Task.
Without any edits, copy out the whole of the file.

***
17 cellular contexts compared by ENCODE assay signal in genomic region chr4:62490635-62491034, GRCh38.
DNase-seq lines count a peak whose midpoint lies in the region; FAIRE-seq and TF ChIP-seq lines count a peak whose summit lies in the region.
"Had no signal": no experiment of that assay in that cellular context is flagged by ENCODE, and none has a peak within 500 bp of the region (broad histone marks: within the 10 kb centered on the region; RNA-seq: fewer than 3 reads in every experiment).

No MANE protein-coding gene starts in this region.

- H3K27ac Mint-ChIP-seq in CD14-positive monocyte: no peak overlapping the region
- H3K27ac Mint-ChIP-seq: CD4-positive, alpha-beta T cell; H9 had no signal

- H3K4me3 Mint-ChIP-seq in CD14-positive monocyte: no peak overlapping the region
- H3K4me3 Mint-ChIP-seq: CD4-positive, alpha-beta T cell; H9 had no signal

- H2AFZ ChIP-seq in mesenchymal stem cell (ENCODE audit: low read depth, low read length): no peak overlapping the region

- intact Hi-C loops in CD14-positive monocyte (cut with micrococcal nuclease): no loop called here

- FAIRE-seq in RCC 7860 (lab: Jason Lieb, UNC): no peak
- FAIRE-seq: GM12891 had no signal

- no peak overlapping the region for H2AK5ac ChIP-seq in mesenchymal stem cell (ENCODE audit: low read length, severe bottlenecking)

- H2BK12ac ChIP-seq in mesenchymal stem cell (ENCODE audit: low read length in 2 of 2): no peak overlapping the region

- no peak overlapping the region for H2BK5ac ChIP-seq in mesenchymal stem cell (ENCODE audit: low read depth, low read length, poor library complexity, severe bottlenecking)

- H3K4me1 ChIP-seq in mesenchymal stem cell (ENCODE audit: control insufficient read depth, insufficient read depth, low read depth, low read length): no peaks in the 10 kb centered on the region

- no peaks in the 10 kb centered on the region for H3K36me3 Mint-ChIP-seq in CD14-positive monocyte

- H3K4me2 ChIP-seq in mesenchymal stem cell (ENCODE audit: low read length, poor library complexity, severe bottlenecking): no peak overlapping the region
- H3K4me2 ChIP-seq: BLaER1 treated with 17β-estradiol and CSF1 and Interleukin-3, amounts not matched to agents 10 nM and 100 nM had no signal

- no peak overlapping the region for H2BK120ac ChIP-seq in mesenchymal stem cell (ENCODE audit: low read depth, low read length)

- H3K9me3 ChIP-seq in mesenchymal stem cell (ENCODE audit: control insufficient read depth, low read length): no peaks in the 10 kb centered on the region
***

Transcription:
17 cellular contexts compared by ENCODE assay signal in genomic region chr4:62490635-62491034, GRCh38.
DNase-seq lines count a peak whose midpoint lies in the region; FAIRE-seq and TF ChIP-seq lines count a peak whose summit lies in the region.
"Had no signal": no experiment of that assay in that cellular context is flagged by ENCODE, and none has a peak within 500 bp of the region (broad histone marks: within the 10 kb centered on the region; RNA-seq: fewer than 3 reads in every experiment).

No MANE protein-coding gene starts in this region.

- H3K27ac Mint-ChIP-seq in CD14-positive monocyte: no peak overlapping the region
- H3K27ac Mint-ChIP-seq: CD4-positive, alpha-beta T cell; H9 had no signal

- H3K4me3 Mint-ChIP-seq in CD14-positive monocyte: no peak overlapping the region
- H3K4me3 Mint-ChIP-seq: CD4-positive, alpha-beta T cell; H9 had no signal

- H2AFZ ChIP-seq in mesenchymal stem cell (ENCODE audit: low read depth, low read length): no peak overlapping the region

- intact Hi-C loops in CD14-positive monocyte (cut with micrococcal nuclease): no loop called here

- FAIRE-seq in RCC 7860 (lab: Jason Lieb, UNC): no peak
- FAIRE-seq: GM12891 had no signal

- no peak overlapping the region for H2AK5ac ChIP-seq in mesenchymal stem cell (ENCODE audit: low read length, severe bottlenecking)

- H2BK12ac ChIP-seq in mesenchymal stem cell (ENCODE audit: low read length in 2 of 2): no peak overlapping the region

- no peak overlapping the region for H2BK5ac ChIP-seq in mesenchymal stem cell (ENCODE audit: low read depth, low read length, poor library complexity, severe bottlenecking)

- H3K4me1 ChIP-seq in mesenchymal stem cell (ENCODE audit: control insufficient read depth, insufficient read depth, low read depth, low read length): no peaks in the 10 kb centered on the region

- no peaks in the 10 kb centered on the region for H3K36me3 Mint-ChIP-seq in CD14-positive monocyte

- H3K4me2 ChIP-seq in mesenchymal stem cell (ENCODE audit: low read length, poor library complexity, severe bottlenecking): no peak overlapping the region
- H3K4me2 ChIP-seq: BLaER1 treated with 17β-estradiol and CSF1 and Interleukin-3, amounts not matched to agents 10 nM and 100 nM had no signal

- no peak overlapping the region for H2BK120ac ChIP-seq in mesenchymal stem cell (ENCODE audit: low read depth, low read length)

- H3K9me3 ChIP-seq in mesenchymal stem cell (ENCODE audit: control insufficient read depth, low read length): no peaks in the 10 kb centered on the region